International Standard Book Numbers or ISBNs (the older, 10-digit kind, not the newer 13-digit kind starting with 978) have an interesting way of detecting errors made in writing down the numbers. The number at the top of the image above is an example of what I mean. The process works like this:

- Circle the right-hand digit. This is the check digit. If it’s an “X,” that means 10. In the image above, the check digit (5) is circled in red.
- Copy the other 9 digits, and write 10, 9, 8, 7, 6, 5, 4, 3, 2 underneath them.
- Multiply vertical pairs of numbers, and add up the products. Call this
*S*. For the example above,*S*= 0 + 81 + 24 + 42 + 18 + 40 + 20 + 12 + 0 = 237. - Divide by 11, and call the remainder
*R*. For the example above,*R*= 6. - The check digit should be 0 if
*R*= 0, and 11 −*R*otherwise. If not, something is wrong. For the example above, the check digit is 11 − 6 = 5 (for students familiar with modular arithmetic, we can express this more simply: the check digit should be −*S***mod**11).

This scheme will detect any copying error where a single digit gets changed. Imagine that one of the digits is *A* (ranging from 0 to 9), in the position where it gets multiplied by *N* (ranging from 10 to 2), and *A* gets replaced by a different digit *B* (ranging from 0 to 9). The sum *S* will increase by (*B* − *A*)*N*, which **cannot be a multiple of 11**. Therefore the remainder *R* will change, and the check digit calculated in step 5 will no longer match the circled one.

The ISBN system also spots digits being swapped. Imagine that one of the digits is *A* (ranging from 0 to 9), in the position where it gets multiplied by *N* (ranging from 10 to 2). Another digit is *B* (ranging from 0 to 9, with *B* ≠ *A*), in the position where it gets multiplied by *M* (ranging from 10 to 2, with *M* ≠ *N*). If the digits *A* and *B* are swapped, by a similar argument to the one above, the check digit calculated in step 5 will no longer match the circled one.

A number of similar schemes exist, since the problem of people writing down numbers incorrectly is widespread, and detecting such errors is often worthwhile. Australian Medicare cards, like the one above, operate as follows:

- Ignore the right-hand digit, which is a sequence number. Circle the digit second from the right. This is the check digit. In the image above, the check digit (8) is circled in red.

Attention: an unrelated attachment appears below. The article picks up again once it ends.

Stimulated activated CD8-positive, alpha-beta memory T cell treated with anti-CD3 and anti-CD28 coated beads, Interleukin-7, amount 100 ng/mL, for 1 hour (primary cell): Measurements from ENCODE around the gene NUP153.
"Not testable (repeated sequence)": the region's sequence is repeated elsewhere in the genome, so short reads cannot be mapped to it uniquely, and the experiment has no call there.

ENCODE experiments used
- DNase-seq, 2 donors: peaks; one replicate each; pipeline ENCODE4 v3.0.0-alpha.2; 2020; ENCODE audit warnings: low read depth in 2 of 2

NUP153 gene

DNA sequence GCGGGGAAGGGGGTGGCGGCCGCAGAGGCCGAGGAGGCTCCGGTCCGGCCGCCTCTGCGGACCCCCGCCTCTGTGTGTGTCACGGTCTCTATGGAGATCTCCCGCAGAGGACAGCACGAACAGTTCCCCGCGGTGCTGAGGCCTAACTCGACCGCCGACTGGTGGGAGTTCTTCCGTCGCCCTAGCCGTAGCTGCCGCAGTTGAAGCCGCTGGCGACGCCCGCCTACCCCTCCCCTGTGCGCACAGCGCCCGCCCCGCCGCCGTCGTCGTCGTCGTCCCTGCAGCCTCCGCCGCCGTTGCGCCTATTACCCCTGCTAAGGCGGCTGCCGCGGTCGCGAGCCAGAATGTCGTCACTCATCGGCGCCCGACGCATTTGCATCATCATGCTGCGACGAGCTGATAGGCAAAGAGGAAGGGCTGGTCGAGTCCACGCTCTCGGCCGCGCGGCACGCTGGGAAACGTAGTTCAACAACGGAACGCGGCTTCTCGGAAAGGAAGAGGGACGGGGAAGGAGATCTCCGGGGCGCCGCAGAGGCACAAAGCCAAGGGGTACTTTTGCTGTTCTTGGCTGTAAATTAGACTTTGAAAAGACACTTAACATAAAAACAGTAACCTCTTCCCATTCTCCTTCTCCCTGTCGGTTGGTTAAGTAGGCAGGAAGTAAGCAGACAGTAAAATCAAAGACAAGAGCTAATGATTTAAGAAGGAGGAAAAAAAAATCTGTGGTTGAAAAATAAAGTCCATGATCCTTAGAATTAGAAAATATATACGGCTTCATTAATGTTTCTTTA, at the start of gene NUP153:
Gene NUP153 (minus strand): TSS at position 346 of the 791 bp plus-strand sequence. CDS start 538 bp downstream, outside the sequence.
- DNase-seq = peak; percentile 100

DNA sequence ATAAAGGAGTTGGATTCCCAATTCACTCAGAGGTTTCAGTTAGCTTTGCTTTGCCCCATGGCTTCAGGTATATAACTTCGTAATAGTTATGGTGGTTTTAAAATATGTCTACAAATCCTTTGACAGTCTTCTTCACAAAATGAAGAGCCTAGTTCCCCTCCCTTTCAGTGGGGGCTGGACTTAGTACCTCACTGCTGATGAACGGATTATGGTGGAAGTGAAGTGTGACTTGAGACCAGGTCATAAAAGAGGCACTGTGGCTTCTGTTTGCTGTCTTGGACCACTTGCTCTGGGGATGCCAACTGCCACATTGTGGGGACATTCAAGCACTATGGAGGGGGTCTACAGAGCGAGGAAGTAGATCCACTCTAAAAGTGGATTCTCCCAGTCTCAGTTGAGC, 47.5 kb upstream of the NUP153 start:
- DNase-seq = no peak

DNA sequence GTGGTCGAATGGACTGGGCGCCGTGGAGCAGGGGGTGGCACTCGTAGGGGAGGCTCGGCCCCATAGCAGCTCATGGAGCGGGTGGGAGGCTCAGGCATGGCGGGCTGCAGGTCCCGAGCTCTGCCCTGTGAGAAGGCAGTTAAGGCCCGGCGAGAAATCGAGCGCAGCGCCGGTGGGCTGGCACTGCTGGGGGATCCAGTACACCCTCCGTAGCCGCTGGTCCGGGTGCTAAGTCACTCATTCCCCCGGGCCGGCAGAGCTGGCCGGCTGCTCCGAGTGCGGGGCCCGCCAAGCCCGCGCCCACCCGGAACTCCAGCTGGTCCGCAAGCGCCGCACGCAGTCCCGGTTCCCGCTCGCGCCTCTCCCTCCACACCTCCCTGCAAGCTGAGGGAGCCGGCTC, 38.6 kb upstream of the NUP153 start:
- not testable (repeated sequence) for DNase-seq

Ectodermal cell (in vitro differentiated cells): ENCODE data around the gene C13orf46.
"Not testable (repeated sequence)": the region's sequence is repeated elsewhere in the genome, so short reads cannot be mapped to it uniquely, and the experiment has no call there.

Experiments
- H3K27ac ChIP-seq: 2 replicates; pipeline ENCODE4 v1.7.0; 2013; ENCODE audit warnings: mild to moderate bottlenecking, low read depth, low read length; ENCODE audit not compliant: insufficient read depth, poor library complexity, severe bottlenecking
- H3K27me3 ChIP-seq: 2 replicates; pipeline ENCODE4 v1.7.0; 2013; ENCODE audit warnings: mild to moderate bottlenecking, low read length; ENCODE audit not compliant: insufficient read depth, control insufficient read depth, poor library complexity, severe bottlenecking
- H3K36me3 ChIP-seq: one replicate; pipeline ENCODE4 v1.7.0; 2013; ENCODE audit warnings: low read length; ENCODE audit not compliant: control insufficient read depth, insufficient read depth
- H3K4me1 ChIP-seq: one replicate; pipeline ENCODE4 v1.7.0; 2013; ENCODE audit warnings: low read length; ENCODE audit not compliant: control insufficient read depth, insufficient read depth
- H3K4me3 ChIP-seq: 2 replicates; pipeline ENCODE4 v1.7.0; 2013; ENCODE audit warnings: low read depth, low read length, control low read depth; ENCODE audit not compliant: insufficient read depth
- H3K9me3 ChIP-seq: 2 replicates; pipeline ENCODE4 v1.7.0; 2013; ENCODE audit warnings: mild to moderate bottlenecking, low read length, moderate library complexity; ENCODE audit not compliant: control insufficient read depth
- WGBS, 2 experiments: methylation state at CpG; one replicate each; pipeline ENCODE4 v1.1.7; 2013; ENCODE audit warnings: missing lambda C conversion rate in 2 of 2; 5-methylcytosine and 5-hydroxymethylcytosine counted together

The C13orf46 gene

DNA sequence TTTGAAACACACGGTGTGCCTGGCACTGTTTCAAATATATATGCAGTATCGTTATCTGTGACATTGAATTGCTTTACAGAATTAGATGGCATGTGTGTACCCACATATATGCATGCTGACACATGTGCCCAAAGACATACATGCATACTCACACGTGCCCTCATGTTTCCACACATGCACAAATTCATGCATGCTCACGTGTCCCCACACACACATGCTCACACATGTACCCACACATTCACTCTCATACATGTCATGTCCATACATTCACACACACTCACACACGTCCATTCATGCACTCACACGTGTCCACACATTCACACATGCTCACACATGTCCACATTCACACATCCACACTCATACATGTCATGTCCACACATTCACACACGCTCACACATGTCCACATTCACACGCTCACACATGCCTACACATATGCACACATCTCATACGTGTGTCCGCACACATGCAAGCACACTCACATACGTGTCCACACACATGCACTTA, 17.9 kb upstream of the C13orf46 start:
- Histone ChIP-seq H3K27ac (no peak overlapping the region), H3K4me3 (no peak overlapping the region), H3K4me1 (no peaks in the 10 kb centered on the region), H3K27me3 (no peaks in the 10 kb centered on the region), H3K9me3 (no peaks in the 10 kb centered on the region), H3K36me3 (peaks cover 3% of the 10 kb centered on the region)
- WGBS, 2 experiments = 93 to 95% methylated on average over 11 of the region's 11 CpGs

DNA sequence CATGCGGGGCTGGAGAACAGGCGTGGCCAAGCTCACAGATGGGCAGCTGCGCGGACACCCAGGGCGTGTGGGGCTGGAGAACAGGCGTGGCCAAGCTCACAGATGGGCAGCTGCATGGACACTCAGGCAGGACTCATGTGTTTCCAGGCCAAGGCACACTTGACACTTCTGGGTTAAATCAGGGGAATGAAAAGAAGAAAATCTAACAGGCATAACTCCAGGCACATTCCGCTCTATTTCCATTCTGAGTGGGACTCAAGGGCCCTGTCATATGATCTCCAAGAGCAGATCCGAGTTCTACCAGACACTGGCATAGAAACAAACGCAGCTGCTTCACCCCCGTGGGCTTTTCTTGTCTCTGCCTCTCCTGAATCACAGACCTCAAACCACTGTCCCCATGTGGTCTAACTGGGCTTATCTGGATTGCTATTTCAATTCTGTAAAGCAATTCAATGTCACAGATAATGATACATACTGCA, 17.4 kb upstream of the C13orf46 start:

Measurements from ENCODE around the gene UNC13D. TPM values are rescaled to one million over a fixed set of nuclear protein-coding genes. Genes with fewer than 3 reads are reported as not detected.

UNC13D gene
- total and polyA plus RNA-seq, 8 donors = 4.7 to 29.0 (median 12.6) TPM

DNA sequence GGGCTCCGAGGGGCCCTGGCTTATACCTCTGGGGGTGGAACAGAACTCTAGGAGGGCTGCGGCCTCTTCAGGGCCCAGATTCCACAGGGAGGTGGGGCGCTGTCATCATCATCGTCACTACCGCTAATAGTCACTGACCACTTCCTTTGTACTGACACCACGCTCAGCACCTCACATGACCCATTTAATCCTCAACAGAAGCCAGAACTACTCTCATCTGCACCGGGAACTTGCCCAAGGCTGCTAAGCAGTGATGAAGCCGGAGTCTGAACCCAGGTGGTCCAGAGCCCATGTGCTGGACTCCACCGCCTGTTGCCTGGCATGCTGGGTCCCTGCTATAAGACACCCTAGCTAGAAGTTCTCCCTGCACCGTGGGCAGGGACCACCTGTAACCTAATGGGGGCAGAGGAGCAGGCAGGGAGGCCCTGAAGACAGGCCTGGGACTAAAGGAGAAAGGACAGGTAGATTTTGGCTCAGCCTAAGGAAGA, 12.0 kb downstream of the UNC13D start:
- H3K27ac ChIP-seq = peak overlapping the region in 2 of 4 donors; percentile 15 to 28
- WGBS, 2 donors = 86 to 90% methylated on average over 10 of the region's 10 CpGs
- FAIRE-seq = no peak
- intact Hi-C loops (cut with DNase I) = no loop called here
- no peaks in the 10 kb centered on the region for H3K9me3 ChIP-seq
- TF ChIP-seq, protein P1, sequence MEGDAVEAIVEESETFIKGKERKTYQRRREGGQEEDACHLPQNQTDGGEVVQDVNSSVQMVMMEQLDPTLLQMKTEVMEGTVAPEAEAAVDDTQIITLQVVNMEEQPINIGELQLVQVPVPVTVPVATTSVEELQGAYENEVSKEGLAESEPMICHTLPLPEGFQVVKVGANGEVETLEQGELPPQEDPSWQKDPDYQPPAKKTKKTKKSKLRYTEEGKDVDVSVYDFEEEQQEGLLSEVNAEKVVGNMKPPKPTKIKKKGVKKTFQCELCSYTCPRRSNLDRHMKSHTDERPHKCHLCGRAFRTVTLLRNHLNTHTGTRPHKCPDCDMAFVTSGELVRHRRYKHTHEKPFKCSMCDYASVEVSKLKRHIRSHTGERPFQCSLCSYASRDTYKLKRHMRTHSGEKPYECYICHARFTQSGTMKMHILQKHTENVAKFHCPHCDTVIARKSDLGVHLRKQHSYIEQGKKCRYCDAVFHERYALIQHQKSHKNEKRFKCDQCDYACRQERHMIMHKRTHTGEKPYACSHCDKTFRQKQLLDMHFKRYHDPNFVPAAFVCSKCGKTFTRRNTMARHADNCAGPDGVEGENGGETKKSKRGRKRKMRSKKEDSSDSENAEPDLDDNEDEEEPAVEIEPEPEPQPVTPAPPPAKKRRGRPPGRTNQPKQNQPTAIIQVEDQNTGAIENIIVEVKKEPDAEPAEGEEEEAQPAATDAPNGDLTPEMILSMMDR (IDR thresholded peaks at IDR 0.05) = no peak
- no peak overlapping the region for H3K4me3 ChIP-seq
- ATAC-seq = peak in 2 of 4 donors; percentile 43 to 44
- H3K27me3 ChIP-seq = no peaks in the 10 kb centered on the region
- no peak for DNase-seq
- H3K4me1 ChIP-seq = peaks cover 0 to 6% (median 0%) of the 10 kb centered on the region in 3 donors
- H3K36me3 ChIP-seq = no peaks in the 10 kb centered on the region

- Copy the other 8 digits, and write 1, 3, 7, 9, 1, 3, 7, 9 underneath them.
- Multiply vertical pairs of numbers, and add up the products. Call this
*S*. For the example above,*S*= 1 + 6 + 21 + 36 + 5 + 18 + 49 + 72 = 208. - Divide by 10, and call the remainder
*R*. For the example above,*R*= 8. - The check digit should
*R*. For the example above, the check digit is 8.

This scheme will also detect any copying error where a single digit gets changed. Imagine that one of the digits is *A* (ranging from 0 to 9), in the position where it gets multiplied by *N* (1, 3, 7, or 9), and *A* gets replaced by a different digit *B* (ranging from 0 to 9). The sum *S* will increase by (*B* − *A*)*N*, which cannot be a multiple of 10 (this is why 5 is excluded as one of the multiplying numbers). Therefore the remainder *R* will change, and the check digit calculated in step 5 will no longer match the circled one.

However, the Australian Medicare Number scheme only detects some digit swaps. Even if we only worry about swapping adjacent digits, it does not catch all such errors. For example, 1**27**45678**6** and 1**72**45678**6** are both valid. If you imagine that one of the digits is *A* (in the position where it gets multiplied by *N*) and the adjacent digit is *B* (in the position where it gets multiplied by *M*), you can see that sometimes the change in *S* from a swap will be a multiple of 10, leaving the check digit unchanged.

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